- Date of the offense: The length of time between the filing of your expungement petition and your criminal case is important to consider. The longer the time span the better, as it gives the Court more justification to believe that the incident was an isolated event which has not been repeated.
- Your age at the time of the offense: Your age at the time of arrest and charge is also an important consideration. More allowance is made for youthful indiscretion.
- Whether it was an isolated or repeated incident: If your criminal case was a one-time isolated incident, it will weigh heavily in your favor. Repeated incidents of criminal behavior will give the Court no confidence that you would not continue your criminal behavior in the future, thus negating any benefits of an expungement. However, even if you have a number of criminal matters on your record, a showing of reformation and a good track record in recent years can overcome multiple incidents.
- Other contributing conditions: Were you under economic pressure? Did you suffer from duress? Were you coerced or bullied into taking part in the criminal behavior? What were the financial, physical, psychological and emotional circumstances which contributed to your arrest?
- Any available probation or parole record: The Court will also consider any probation report for your case or any parole report for any case in which you were involved. At times these reports will contain historical information about your case as well as your social and family history.
- Whether your offense was dismissed or not prosecuted as a part of a plea agreement: The Court will take note of any negotiated plea agreement so as to respect the terms of any agreement. Additionally, it may affect the expungement if the case was dismissed as part of a plea deal in which you entered a guilty plea on some other case.
- Evidence of rehabilitation:Evidence that you have had good behavior and conduct since the time of the criminal case is one of the most important factors. The Court can take into consideration anything from good behavior in jail/prison to vocational schooling, recommendations from supervisors, and any sort of treatment received. Letters of recommendation should be attached as part of your expungement petition.
- Any other matter the court deems relevant: The court is not strictly limited to the 9 listed factors above and can consider anything that would either positively or negatively affect the decision on your expungement petition.
What Rules Govern The Hearing?
The hearing will be conducted according to the Alabama Rules of Evidence; witnesses may be called if there is a dispute about a certain fact.
What Must I Prove At The Hearing?
The judge must be “Reasonably Satisfied” that you have complied with the expungement act.
What If Nobody Objects?
After the 45 days with no objection, the District Attorney is deemed to have waived the objection. The court will then review your petition and can either grant or deny it without a hearing. Even if there is no objection, “Reasonable Satisfaction” is still the standard of proof.
What Happens If The Judge Grants My Petition?
If your petition is approved, the court will order the expungement of all your records in the custody of the court as well as those records held by law enforcement agencies and other authorities. They must do so within 180 days of entry of the expungement order.
Why Should I Expunge My Criminal Record?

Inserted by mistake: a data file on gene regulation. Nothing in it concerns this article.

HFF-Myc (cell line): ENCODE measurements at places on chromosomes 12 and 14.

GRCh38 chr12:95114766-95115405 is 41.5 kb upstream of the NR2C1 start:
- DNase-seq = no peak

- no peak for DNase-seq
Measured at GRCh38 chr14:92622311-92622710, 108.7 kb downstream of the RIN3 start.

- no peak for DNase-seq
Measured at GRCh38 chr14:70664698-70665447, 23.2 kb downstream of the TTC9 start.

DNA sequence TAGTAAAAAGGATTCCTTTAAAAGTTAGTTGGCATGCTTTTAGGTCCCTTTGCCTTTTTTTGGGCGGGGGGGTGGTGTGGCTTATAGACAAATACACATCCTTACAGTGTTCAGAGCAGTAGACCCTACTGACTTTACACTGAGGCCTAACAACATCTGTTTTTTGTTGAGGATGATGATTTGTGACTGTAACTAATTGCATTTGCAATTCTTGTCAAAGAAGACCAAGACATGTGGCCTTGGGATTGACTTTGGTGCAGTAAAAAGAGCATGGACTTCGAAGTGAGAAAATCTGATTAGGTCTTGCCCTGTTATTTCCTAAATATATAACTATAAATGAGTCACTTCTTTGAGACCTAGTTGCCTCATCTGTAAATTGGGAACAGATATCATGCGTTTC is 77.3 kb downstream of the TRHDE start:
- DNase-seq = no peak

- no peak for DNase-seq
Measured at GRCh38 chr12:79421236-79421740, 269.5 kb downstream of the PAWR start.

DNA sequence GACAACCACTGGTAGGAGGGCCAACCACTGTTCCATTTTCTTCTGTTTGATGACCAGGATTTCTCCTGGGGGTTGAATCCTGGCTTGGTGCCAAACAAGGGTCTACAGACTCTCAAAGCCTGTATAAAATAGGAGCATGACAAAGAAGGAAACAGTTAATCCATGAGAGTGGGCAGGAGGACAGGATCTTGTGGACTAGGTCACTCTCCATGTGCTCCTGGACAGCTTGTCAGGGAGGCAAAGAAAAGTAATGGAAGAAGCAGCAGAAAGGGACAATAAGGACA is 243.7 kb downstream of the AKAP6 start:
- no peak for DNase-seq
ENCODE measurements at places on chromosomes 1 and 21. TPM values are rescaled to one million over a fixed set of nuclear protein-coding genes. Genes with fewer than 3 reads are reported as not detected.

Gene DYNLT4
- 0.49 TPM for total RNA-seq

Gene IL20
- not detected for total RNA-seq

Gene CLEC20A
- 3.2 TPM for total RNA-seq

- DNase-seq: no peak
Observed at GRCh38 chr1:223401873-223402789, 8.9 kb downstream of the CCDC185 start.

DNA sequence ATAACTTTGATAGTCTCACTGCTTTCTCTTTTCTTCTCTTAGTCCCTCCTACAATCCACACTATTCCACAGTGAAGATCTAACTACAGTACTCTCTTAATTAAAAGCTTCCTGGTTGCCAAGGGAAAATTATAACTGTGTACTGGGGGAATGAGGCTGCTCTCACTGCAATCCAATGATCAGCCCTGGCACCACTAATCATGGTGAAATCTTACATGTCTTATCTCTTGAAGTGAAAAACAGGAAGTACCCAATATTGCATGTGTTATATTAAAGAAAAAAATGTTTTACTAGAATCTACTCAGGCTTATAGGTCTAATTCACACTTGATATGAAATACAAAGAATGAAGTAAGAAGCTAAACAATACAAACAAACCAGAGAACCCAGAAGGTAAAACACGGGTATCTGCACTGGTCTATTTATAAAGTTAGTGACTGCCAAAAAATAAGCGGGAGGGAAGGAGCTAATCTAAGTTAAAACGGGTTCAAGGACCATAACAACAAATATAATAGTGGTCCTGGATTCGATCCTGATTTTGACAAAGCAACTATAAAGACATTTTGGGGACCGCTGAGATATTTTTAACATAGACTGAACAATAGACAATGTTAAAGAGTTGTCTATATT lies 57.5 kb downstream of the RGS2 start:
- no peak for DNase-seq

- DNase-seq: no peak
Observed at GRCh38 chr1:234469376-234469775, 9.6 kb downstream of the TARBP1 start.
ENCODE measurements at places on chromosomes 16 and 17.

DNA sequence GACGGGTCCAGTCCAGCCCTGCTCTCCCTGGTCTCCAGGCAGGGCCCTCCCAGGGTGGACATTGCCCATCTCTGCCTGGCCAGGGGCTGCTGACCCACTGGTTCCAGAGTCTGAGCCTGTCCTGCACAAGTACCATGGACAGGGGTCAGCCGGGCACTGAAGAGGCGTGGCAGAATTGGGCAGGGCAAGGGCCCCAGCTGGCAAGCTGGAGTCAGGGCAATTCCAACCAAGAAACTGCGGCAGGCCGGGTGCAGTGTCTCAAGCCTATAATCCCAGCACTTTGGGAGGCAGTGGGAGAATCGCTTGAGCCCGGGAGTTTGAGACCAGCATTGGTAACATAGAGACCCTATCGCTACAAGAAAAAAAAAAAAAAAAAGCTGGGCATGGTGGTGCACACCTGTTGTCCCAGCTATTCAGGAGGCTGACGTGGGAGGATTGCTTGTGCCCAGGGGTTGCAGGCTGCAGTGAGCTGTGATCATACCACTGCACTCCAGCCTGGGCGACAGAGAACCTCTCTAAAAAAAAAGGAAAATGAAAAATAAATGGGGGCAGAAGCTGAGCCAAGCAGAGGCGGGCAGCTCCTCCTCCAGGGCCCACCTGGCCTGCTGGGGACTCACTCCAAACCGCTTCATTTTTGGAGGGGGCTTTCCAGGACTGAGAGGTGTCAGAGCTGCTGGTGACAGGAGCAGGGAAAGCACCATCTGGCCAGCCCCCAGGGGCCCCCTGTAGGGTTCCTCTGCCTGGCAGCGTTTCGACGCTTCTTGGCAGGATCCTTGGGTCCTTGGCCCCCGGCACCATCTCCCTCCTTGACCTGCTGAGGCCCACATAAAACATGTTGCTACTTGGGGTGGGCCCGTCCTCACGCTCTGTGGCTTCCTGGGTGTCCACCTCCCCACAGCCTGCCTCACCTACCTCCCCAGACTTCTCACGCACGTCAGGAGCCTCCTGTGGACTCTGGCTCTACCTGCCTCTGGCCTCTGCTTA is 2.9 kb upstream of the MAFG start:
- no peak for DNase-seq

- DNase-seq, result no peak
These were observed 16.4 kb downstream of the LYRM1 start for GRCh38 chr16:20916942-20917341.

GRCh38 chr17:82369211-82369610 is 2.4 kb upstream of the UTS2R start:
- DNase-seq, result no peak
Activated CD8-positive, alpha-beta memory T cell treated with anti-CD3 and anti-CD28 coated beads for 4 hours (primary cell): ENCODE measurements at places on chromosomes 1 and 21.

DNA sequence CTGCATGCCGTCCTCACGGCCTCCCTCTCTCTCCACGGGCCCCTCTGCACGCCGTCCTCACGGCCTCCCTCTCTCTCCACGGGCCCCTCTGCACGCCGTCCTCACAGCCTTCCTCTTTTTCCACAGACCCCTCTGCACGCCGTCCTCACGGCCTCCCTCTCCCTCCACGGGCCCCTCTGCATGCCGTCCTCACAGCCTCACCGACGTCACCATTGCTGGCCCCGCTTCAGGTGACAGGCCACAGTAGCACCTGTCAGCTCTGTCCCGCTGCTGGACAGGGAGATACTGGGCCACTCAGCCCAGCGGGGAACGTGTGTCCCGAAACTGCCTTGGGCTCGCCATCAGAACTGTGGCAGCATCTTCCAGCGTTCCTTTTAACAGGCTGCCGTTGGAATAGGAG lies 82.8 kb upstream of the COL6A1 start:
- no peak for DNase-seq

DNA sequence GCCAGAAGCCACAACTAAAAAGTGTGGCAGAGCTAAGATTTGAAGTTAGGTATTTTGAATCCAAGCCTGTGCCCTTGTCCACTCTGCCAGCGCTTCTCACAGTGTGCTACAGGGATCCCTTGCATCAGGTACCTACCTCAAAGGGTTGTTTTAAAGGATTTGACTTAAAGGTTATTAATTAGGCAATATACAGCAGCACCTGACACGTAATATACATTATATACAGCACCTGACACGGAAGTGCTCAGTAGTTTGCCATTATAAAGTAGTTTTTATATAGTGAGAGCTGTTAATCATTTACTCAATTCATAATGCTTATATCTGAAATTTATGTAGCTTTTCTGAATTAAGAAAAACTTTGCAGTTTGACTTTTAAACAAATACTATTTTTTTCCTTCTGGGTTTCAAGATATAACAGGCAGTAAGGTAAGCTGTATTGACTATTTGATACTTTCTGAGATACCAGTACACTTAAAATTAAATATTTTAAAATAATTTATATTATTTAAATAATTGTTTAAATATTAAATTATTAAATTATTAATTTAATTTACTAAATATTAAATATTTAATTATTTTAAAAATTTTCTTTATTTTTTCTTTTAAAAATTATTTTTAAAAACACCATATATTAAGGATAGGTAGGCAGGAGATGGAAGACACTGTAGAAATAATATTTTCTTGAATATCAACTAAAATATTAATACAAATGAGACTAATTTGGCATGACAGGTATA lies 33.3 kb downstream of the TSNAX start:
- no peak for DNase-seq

Once the records are expunged, you are not required to disclose those records on credit or job applications. The proceedings regarding the expunged charges are deemed never to have occurred, and courts and other agencies must reply to any inquiries that no record exists.
Am I Under A Duty To Disclose After Expungement is Granted?
You have the continuing duty to disclose the “fact of the record” to any government, regulatory or licensing agency, any utility or its affiliates or any bank or financial institution.
What Records Will Remain After An Expungement is Granted?
Privileged investigation reports by the Alabama Board of Pardons and Paroles and files of the District Attorney.
Will the Expunged Record Exist Anywhere?
The Alabama Criminal Justice Information Center will archive them in a protected file. The records cannot be used for a non-justice purpose and can only be made available when a criminal justice agency provides notice that you are under investigation.
Will My Expunged Record Be Removed from the FBI National Database?
Most likely, Yes. The Alabama expungement law provides that the ACJIC request the withdrawal of the records from the FBI national criminal records repository. However, a state court order for expungement is not binding on the FBI.
When Did This Law Go Into Effect?
How Much Does It Cost?
A $300 administrative fee plus any court costs must be paid when the petition is filed in the circuit court having jurisdiction where the charge was filed. To locate the circuit court, click here.
What If I Owe Restitution or Fines?
All outstanding court fees, restitutions, fines and fees must be paid prior to filing the petition. No order of expungement shall be granted unless all terms and conditions, including restitution, are satisfied and paid in full, including interest, to any victim, or the Alabama Crime Victim’s Compensation Commission, as well as court costs, fines, or statutory fees ordered by the sentencing court to have been paid, absent a finding of indigence by the court. Basically this means that you have to have completed every program and paid every fine before you can apply.
Can Any Costs or Fees Be Waived If I’m An Indigent?
The court must make a finding of indigency before any fees, costs or restitution is waived. Submit this form with your petition: Affidavit of Substantial Hardship and Order (Form C-10). Use this form if you are indigent and seek a waiver or reduction of court filing fees.
Will My Firearm Rights Be Restored?
Expungement does NOT entitle you to ship, transport, possess, or receive a firearm. You still have to go through the Alabama Board of Pardons and Paroles.
What If Someone Exposes the Record That Was Supposed to Be Expunged?
They’re guilty of a Class B misdemeanor.
I Don’t Live in Alabama. Can I Still Get an Expungement?
Yes, but you may have to appear in Court if a hearing is required.
Where Can I Find the New Expungement Law?
To read the entire bill signed by the governor, click here.
Alabama’s New Expungement Law
Huntsville-Madison County Bar Association (2014)
Restoration of Civil Rights and Firearms Privileges in Alabama
Margaret Colgate Love, NACDL Restoration of Rights Resource Project, March 2015
Expungement Help in Alabama